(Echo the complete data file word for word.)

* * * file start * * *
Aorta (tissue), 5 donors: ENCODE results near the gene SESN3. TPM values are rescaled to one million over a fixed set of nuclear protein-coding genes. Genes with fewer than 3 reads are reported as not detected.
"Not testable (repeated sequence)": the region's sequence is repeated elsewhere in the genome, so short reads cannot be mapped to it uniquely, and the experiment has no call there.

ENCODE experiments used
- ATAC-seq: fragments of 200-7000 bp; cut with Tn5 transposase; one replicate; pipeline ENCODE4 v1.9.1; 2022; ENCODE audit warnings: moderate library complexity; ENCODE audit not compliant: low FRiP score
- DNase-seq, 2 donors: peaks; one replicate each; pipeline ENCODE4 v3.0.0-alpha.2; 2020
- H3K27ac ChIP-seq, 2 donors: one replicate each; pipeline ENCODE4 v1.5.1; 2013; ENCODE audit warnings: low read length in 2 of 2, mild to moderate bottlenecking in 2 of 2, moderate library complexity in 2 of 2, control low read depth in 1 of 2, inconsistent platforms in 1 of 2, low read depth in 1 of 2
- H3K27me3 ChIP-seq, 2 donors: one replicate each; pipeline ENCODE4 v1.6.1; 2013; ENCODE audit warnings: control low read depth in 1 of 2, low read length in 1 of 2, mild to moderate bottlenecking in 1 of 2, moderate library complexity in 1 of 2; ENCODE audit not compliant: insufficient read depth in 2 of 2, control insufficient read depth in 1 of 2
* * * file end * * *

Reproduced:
Aorta (tissue), 5 donors: ENCODE results near the gene SESN3. TPM values are rescaled to one million over a fixed set of nuclear protein-coding genes. Genes with fewer than 3 reads are reported as not detected.
"Not testable (repeated sequence)": the region's sequence is repeated elsewhere in the genome, so short reads cannot be mapped to it uniquely, and the experiment has no call there.

ENCODE experiments used
- ATAC-seq: fragments of 200-7000 bp; cut with Tn5 transposase; one replicate; pipeline ENCODE4 v1.9.1; 2022; ENCODE audit warnings: moderate library complexity; ENCODE audit not compliant: low FRiP score
- DNase-seq, 2 donors: peaks; one replicate each; pipeline ENCODE4 v3.0.0-alpha.2; 2020
- H3K27ac ChIP-seq, 2 donors: one replicate each; pipeline ENCODE4 v1.5.1; 2013; ENCODE audit warnings: low read length in 2 of 2, mild to moderate bottlenecking in 2 of 2, moderate library complexity in 2 of 2, control low read depth in 1 of 2, inconsistent platforms in 1 of 2, low read depth in 1 of 2
- H3K27me3 ChIP-seq, 2 donors: one replicate each; pipeline ENCODE4 v1.6.1; 2013; ENCODE audit warnings: control low read depth in 1 of 2, low read length in 1 of 2, mild to moderate bottlenecking in 1 of 2, moderate library complexity in 1 of 2; ENCODE audit not compliant: insufficient read depth in 2 of 2, control insufficient read depth in 1 of 2